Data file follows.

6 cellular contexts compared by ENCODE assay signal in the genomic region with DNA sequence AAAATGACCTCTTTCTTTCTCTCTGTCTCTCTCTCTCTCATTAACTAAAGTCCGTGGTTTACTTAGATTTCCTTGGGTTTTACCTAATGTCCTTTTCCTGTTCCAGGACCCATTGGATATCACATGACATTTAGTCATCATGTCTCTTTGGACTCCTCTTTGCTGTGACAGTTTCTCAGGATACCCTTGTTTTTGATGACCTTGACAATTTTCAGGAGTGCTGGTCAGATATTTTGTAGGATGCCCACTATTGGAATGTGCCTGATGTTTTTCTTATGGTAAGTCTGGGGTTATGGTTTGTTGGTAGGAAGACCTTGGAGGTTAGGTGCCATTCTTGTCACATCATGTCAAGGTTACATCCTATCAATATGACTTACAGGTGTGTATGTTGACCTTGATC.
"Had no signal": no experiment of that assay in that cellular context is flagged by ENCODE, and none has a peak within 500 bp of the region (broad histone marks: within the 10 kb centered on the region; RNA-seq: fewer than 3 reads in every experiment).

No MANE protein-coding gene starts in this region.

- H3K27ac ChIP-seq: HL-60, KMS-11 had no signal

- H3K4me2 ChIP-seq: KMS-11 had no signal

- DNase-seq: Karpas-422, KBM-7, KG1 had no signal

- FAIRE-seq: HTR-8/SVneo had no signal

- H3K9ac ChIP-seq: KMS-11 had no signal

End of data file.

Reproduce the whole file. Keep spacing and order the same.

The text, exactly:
6 cellular contexts compared by ENCODE assay signal in the genomic region with DNA sequence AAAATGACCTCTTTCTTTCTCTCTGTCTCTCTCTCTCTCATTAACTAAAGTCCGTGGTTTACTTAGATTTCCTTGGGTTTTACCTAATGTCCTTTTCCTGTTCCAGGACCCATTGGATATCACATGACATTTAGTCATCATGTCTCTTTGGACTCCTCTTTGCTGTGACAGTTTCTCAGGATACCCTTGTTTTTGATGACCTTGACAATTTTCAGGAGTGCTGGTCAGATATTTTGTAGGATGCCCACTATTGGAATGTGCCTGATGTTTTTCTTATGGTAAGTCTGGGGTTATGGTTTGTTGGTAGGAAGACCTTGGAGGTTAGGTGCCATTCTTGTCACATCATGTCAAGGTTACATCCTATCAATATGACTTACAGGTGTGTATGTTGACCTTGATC.
"Had no signal": no experiment of that assay in that cellular context is flagged by ENCODE, and none has a peak within 500 bp of the region (broad histone marks: within the 10 kb centered on the region; RNA-seq: fewer than 3 reads in every experiment).

No MANE protein-coding gene starts in this region.

- H3K27ac ChIP-seq: HL-60, KMS-11 had no signal

- H3K4me2 ChIP-seq: KMS-11 had no signal

- DNase-seq: Karpas-422, KBM-7, KG1 had no signal

- FAIRE-seq: HTR-8/SVneo had no signal

- H3K9ac ChIP-seq: KMS-11 had no signal